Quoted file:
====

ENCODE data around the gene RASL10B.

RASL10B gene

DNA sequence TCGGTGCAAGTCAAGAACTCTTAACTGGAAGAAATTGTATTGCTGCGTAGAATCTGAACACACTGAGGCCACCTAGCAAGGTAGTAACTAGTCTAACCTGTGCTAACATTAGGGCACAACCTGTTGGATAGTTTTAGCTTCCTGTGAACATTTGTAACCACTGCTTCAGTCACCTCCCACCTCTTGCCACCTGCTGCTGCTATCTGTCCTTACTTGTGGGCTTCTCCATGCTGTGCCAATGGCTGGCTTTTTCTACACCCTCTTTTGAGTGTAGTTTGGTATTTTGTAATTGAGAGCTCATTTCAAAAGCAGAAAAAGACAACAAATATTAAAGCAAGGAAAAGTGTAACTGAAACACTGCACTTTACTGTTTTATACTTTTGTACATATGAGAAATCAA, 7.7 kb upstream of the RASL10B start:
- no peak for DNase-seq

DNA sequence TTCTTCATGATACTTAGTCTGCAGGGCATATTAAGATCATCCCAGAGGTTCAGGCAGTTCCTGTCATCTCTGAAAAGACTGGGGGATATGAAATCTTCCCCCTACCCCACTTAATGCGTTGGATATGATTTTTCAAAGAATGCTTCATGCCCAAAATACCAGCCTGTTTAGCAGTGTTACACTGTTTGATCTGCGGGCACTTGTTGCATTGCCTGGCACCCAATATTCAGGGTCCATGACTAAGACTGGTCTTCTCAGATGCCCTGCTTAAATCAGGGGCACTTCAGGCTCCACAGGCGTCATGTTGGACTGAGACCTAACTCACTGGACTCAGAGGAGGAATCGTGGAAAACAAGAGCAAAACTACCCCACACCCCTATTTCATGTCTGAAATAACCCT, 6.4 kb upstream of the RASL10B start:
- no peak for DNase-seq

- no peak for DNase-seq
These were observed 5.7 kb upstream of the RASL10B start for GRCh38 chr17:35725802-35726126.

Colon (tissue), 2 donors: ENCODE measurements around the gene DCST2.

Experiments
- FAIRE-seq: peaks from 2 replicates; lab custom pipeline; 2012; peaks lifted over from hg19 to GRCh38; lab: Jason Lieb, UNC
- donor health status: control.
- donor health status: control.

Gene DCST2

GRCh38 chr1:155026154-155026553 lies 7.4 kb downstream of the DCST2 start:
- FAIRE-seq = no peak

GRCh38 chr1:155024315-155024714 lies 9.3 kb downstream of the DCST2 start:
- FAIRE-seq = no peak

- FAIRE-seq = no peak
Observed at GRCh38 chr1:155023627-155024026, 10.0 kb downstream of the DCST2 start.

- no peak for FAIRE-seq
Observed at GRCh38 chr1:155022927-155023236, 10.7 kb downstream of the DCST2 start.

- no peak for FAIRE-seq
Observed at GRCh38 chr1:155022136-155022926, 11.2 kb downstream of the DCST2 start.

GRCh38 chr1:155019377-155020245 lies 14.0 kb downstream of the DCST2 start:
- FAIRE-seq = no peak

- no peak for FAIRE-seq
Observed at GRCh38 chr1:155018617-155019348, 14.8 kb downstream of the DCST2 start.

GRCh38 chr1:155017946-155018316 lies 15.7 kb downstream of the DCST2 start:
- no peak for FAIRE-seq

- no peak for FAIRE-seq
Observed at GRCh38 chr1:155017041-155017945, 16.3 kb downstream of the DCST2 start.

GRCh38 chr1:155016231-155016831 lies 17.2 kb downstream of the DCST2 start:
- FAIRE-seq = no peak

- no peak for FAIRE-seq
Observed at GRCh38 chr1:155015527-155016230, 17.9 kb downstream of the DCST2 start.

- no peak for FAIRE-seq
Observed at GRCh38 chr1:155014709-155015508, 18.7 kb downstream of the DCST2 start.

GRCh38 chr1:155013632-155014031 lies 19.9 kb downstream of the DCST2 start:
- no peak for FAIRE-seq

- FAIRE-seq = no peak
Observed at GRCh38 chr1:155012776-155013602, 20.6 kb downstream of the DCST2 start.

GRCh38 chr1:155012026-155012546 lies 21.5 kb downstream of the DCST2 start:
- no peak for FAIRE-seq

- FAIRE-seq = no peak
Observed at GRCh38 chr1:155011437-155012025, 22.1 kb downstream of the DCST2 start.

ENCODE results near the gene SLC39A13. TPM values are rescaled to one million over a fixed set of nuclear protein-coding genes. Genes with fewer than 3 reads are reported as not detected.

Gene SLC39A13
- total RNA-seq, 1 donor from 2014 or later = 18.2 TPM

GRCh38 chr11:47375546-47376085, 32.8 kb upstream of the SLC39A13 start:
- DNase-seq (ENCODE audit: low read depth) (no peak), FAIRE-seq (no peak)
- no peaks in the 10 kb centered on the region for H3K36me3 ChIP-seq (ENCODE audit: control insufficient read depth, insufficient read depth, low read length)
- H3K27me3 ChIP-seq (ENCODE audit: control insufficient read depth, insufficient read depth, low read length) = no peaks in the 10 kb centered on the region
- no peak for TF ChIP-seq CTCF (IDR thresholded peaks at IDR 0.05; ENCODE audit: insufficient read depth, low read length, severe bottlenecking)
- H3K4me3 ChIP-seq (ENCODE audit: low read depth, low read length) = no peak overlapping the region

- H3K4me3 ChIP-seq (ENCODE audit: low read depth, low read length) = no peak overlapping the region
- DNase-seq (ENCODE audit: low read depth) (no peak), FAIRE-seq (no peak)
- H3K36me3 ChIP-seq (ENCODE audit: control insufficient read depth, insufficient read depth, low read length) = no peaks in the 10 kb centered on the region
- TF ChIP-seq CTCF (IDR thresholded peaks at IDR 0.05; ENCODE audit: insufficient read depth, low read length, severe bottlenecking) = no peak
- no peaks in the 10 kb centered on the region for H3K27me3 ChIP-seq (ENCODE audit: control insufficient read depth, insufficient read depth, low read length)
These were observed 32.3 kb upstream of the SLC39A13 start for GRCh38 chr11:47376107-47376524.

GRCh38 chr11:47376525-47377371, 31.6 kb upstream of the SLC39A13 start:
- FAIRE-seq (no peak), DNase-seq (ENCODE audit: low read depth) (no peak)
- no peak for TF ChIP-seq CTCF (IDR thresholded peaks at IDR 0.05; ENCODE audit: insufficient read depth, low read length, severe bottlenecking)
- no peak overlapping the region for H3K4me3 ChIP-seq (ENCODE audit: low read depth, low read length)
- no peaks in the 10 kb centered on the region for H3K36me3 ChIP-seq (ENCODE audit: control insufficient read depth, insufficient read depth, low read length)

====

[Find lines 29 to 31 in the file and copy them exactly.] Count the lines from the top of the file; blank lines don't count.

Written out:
GRCh38 chr1:155017946-155018316 lies 15.7 kb downstream of the DCST2 start:
- no peak for FAIRE-seq

- no peak for FAIRE-seq